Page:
The Holocaust ruined numerous lives, including that of Evelyn Roman, who wrote “Aftermath”: a sorrowful poem that described her feelings about the concentration camps. Wiesel and Roman both share different and insightful outlooks about their experiences in the toughest part of their lives. They still remember a great deal of details “fifty years after the fact…” that they wish could vanish in an instant (1). Wiesel and Roman wondered every minute why they endured those experiences: no human deserves the horror they survived. Knowing that someone actually lived these stories made it almost unbearable to
Compare how Conflict is presented in The Charge of the Light Brigade and one other poem. Alfred Tennyson’s charge of the light brigade shows a horrific battle during the Crimean War and therefore shows the disbelief and horror of conflict. Tennyson uses the poem to show the admiration and bravery of the solders in their determination to obey orders even though they were thoughtless. In contrast the title of Wilfred Owen’s Futility shows the overpowering sense of uselessness and helplessness in relation to conflict, felt by the soldiers in the face of their friends recent death. The poem focuses on the effect of conflict and is focused on an injured, probably dead soldier.
Wilfred Owen said “my subject is war, and the pity of war. The poetry is in the pity’”. The three poems I wish to explore portray Owen’s pity towards men going through the First World War. ‘The Send-off’ shows anonymous men who are about to depart to the battlefront, ‘Dulce et Decorum est’ explores trench life and, ‘Disabled’ charts the legacy of war on the wounded. ‘The send -off’, shows Owen’s cynical attitude towards war.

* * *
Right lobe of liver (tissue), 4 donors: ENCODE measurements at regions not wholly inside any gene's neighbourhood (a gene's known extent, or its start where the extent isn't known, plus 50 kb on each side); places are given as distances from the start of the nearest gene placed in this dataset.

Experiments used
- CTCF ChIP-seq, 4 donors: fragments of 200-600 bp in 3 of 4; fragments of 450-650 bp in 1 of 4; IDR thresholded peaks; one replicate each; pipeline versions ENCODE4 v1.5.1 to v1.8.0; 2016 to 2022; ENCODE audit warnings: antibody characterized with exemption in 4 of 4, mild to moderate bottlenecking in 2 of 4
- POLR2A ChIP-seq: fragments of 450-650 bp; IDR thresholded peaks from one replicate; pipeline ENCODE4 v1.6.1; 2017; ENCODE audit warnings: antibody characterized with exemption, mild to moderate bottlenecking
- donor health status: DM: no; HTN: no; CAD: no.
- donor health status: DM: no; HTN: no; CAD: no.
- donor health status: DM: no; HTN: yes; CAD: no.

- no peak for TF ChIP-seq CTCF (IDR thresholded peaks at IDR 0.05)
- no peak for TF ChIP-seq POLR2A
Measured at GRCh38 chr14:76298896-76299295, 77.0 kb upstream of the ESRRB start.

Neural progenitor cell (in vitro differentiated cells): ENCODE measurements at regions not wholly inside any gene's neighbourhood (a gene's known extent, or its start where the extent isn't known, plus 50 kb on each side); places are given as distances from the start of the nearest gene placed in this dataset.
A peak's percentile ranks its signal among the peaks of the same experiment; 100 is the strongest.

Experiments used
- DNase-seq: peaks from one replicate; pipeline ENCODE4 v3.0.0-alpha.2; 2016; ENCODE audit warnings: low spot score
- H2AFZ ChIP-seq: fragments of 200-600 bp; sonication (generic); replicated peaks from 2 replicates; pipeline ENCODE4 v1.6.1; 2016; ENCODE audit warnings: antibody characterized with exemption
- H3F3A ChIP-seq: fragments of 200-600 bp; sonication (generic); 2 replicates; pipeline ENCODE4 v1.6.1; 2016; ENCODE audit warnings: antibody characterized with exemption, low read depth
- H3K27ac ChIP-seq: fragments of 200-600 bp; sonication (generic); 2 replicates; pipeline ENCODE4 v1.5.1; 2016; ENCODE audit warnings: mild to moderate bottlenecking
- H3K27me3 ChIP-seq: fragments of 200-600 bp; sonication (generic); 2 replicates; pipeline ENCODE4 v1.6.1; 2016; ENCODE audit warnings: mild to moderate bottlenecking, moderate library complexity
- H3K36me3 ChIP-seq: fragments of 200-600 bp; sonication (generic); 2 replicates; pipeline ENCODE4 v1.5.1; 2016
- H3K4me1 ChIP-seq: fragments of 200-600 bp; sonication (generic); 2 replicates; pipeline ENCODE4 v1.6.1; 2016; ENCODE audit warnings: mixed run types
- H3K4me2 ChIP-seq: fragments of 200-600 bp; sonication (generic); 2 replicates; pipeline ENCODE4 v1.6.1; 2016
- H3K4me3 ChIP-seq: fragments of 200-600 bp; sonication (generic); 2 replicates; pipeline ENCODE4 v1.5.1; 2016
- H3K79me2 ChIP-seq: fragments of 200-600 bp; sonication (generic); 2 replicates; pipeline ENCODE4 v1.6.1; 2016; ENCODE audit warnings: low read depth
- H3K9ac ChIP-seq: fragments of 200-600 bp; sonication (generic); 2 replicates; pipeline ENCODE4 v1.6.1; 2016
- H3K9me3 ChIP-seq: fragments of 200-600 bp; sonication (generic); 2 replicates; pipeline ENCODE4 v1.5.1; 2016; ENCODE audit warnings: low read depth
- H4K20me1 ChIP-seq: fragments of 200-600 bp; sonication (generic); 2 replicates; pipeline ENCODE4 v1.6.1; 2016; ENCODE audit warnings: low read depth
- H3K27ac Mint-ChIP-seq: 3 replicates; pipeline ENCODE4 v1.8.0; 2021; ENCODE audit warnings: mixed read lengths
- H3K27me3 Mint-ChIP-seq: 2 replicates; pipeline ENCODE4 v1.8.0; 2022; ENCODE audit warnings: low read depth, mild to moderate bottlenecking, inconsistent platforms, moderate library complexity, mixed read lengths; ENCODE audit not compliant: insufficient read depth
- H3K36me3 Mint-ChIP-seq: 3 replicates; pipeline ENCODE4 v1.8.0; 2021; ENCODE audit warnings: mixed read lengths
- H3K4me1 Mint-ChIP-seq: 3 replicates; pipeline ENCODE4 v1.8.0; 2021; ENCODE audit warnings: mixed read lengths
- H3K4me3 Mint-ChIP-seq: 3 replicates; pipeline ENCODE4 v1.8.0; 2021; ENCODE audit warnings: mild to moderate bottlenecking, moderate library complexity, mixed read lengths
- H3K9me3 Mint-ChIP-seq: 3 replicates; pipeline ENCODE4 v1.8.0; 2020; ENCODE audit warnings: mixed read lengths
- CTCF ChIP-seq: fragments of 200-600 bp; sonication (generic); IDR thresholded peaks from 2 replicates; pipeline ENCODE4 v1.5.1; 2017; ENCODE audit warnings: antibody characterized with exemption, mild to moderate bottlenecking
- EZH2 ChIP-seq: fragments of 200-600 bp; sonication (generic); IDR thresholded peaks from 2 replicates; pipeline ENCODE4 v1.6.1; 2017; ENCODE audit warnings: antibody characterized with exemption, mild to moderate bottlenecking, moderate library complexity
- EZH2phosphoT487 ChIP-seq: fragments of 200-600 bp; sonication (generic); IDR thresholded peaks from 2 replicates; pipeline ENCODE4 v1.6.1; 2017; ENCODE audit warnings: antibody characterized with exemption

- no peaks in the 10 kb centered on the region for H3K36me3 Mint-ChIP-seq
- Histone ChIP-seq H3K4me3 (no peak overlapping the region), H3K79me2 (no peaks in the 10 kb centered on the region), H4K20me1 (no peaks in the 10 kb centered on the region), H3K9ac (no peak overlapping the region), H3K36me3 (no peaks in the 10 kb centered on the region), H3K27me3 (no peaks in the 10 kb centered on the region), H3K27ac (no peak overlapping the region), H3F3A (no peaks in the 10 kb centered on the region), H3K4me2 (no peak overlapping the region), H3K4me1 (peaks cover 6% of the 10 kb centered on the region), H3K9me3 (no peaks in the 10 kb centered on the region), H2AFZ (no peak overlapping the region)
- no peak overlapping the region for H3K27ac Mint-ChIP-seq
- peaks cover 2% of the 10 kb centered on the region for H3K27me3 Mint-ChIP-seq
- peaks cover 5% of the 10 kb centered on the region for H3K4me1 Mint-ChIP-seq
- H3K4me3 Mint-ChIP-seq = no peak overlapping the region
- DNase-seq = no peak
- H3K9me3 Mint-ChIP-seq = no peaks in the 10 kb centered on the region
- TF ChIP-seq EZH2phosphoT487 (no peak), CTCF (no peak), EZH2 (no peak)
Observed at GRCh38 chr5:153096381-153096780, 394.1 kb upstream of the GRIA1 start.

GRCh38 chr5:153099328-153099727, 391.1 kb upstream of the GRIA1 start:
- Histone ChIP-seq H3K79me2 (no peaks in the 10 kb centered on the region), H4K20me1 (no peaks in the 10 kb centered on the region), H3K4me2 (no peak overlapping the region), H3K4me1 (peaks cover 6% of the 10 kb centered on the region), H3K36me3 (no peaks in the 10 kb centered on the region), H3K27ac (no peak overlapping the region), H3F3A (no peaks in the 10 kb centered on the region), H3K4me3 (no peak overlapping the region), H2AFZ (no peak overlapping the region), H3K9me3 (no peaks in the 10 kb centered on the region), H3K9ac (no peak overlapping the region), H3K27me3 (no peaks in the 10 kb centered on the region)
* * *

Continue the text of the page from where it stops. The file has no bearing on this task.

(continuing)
The poem ‘Dulce Et Decorum Est’ by Wilfred Owen is incredibly thought provoking and it effectively tells us about all the suffering that took place during WW1. The theme of this poem is War. The poem begins with stanza one. It opens by describing the young soldiers who are returning from a battle, and are physically and emotionally exhausted. It shows us this by comparing the soldiers who should be young and fit to old beggars under sacks.
The first stanza directly addresses the reader, he opens with two rhetorical questions, “Who are these? Why sit they here in twilight?” (1) These sentences are grammatically incorrect and use distorted language. This is symbolic of the disturbed and unstable minds of the soldiers. Using these questions he directly speaks to his audience as well as incorporating a major theme of the poem, insanity. “Drooping tongues from jaws that slob like relish.” (3) This line uses imagery to metaphorically compare men to animals and show how bad the condition of the soldiers really is.